Once more, this time in the James Adger, I set sail from Charleston. The boat lost one tide, and consequently one day, because at the last moment the captain found himself obliged to take out a South Carolina clearance. As I passed down the harbor, I counted fourteen square-rigged vessels at the wharves, and one lying at anchor, while three others had just passed the bar, outward-bound, and two were approaching from the open sea. Deterred from the Ship Channel by the sunken schooners, and from Maffitt's Channel by the fate of the Columbia, we tried the Middle Channel, and glided over the bar without accident.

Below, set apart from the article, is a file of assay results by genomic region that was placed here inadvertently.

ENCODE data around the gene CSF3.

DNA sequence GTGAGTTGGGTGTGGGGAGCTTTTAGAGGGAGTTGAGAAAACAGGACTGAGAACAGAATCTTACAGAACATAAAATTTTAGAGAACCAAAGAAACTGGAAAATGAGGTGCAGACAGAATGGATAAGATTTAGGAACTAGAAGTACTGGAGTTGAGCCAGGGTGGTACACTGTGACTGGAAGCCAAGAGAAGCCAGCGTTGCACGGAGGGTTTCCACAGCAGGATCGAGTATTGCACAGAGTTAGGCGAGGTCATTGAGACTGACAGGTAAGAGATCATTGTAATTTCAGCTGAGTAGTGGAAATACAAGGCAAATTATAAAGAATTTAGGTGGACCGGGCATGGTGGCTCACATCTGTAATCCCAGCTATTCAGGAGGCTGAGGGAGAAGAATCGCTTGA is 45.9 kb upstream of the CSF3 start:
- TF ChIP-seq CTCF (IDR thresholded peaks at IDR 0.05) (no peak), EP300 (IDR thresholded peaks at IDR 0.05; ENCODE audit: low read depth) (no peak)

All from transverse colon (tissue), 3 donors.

"Sailing to Charleston is very much like going foreign," I said to a middle-aged sea-captain whom we numbered among our passengers. "What with heaving the lead, and doing without beacons, and lying off the coast o' nights, it makes one think of trading to new countries."
I had, it seems, unintentionally pulled the string which jerked him. Springing up, he paced about excitedly for a few moments, and then broke out with his story.
"Yes, —I know it,—I know as much about it as anybody, I reckon. I lay off there nine days in a nor'easter and lost my anchors; and here I am going on to New York to buy some more; and all for those cursed Black Republicans!"
In South Carolina they see but one side of the shield, — which is quite which is quite different, as we know, from the custom of the rest of mankind.